Mariano Rivera isn't quite ready to call it a career.

The closer, who appeared to waver in recent weeks regarding playing in 2013, told Yankees general manager Brian Cashman on Friday that he wants to return.

"Mo said he'd like to come back," Cashman said Saturday afternoon by phone. "We'd like to have him back, he wants to be back, so now we'll talk about a contract in the coming weeks."

There are some potential obstacles in those talks, but none considered so major that they would drag on for an extended period.

Still, Rivera, who turns 43 Nov. 29, is coming off an ACL injury that cost him most of the season. He made $15 million in 2012 and is unlikely to be interested in a pay cut. If the Yankees insist on that, common ground could be found by loading a slightly lower base salary with incentives.

The Yankees haven't shied away from playing hardball with their legends in past contract talks; Derek Jeter is the most prominent example two offseasons ago. But there's no reason to expect a lengthy delay on an agreement, likely on a one-year deal.

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"I'll talk to Fern Cuza in the coming weeks," Cashman said of Rivera's agent. "And we'll work something out."

The news of Rivera's return almost certainly ends Rafael Soriano's two-year stint with the Yankees, a process that started earlier in the week when the reliever opted out of his contract.

There was an outside chance that Soriano -- who received a $13.3-million qualifying offer Friday but is looking for a multiyear deal to close -- could have returned to the Yankees, especially if Rivera had retired, which would have left the Yankees in need of a closer. Soriano converted 42 of 46 save opportunities after Rivera was injured, but the Yankees have no interest in paying him closer's money to be a setup man, the case two offseasons ago, when he was signed to a three-year, $35-million deal.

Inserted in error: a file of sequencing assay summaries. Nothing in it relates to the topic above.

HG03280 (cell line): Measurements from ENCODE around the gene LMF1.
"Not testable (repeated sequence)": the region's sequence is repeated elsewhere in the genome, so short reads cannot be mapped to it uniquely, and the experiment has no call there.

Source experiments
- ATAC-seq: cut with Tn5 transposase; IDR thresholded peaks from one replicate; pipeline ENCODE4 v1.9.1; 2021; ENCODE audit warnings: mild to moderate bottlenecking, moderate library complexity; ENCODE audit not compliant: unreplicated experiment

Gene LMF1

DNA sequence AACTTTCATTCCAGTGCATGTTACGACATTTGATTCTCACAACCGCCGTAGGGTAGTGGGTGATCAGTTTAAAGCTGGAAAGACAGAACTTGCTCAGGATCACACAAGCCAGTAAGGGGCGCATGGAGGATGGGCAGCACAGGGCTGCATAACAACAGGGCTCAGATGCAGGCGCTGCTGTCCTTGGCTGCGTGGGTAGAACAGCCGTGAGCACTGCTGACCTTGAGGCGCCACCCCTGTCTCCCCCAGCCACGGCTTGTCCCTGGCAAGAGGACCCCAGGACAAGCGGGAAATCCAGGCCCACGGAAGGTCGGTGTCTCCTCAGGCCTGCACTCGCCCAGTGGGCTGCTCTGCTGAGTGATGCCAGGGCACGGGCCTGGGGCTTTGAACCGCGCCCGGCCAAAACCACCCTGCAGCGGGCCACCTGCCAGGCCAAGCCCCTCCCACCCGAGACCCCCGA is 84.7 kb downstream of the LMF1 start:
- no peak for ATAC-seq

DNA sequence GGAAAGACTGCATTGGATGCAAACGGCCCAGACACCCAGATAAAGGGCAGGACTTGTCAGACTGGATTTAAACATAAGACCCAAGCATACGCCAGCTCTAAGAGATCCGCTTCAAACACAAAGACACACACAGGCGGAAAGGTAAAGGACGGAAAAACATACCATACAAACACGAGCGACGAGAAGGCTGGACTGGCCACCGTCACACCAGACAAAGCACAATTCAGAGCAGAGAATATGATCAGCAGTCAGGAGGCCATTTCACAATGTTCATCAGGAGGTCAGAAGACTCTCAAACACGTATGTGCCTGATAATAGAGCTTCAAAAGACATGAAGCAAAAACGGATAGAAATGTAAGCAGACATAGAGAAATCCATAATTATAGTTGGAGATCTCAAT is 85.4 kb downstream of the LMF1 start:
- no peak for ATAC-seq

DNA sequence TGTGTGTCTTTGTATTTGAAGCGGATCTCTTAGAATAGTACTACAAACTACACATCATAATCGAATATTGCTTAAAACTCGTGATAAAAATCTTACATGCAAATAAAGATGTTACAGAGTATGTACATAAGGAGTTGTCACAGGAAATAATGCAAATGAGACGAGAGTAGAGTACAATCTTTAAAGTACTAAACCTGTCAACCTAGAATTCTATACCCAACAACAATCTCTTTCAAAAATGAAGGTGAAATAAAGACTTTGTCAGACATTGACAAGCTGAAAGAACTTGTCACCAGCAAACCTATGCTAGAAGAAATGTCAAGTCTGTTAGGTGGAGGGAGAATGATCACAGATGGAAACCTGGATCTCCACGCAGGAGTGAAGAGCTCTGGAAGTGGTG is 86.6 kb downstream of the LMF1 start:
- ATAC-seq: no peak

Rivera tore his right ACL while shagging flies during batting practice May 3 in Kansas City. As he leaned on crutches in the clubhouse after that game, he spoke emotionally about his future, sounding like a player who might be ready to retire.

But he was resolute when he spoke to reporters the following day. "I'm coming back," he said. "Put it down in big letters. I'm not going out like this."

There seemed to be some question about that in the weeks after the Yankees lost to the Tigers in the ALCS, with Cashman saying the closer was "still thinking through some things."

Having given adequate thought to all of them, baseball's all-time leader in saves with 608 made his decision to pitch in 2013.

"Obviously," Cashman said, "it's great news."